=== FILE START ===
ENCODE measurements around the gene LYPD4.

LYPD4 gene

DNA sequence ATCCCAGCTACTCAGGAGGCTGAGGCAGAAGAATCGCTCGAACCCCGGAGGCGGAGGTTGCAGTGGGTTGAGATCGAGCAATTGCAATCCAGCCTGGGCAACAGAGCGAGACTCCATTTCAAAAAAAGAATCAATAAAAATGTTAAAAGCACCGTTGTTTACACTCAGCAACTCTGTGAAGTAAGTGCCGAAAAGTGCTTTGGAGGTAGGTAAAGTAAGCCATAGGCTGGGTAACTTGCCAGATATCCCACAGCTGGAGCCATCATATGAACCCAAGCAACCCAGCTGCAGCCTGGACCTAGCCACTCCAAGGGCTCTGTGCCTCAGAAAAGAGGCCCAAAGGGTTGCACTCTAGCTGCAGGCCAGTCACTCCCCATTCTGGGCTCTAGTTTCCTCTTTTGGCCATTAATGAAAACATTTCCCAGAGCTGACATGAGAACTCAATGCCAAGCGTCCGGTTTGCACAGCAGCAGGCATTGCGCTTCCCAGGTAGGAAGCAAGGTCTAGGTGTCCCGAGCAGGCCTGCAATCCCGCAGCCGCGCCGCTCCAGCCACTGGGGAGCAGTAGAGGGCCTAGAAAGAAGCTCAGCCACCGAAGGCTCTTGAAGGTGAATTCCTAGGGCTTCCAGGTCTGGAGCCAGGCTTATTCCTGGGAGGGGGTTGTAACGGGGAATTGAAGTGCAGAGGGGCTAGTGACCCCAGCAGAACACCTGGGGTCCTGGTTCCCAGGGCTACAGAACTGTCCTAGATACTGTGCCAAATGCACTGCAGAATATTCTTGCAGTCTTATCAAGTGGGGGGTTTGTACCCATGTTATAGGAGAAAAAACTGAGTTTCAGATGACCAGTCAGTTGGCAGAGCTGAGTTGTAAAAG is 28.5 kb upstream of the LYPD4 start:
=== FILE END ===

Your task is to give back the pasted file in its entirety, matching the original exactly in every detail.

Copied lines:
ENCODE measurements around the gene LYPD4.

LYPD4 gene

DNA sequence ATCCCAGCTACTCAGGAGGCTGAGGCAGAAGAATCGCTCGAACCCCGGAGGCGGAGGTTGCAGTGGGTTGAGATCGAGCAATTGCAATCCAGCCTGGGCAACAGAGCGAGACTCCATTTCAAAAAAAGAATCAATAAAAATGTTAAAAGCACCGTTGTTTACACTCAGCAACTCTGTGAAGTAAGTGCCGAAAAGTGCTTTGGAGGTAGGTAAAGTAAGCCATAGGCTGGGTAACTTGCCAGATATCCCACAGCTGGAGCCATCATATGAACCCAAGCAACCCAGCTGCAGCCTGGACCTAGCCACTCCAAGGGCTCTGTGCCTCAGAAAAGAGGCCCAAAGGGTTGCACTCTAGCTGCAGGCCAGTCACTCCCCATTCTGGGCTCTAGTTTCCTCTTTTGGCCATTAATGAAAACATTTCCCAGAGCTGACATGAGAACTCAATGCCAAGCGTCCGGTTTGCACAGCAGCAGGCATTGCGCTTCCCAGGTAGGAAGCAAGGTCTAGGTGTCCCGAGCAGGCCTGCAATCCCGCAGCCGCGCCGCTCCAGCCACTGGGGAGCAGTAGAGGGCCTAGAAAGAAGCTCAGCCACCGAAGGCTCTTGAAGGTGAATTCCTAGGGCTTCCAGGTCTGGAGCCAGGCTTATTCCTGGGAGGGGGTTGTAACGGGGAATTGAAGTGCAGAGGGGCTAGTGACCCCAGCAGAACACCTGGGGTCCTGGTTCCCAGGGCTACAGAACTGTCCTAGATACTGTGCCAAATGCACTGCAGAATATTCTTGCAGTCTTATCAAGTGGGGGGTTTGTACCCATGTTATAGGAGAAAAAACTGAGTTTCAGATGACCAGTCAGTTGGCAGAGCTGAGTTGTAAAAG is 28.5 kb upstream of the LYPD4 start: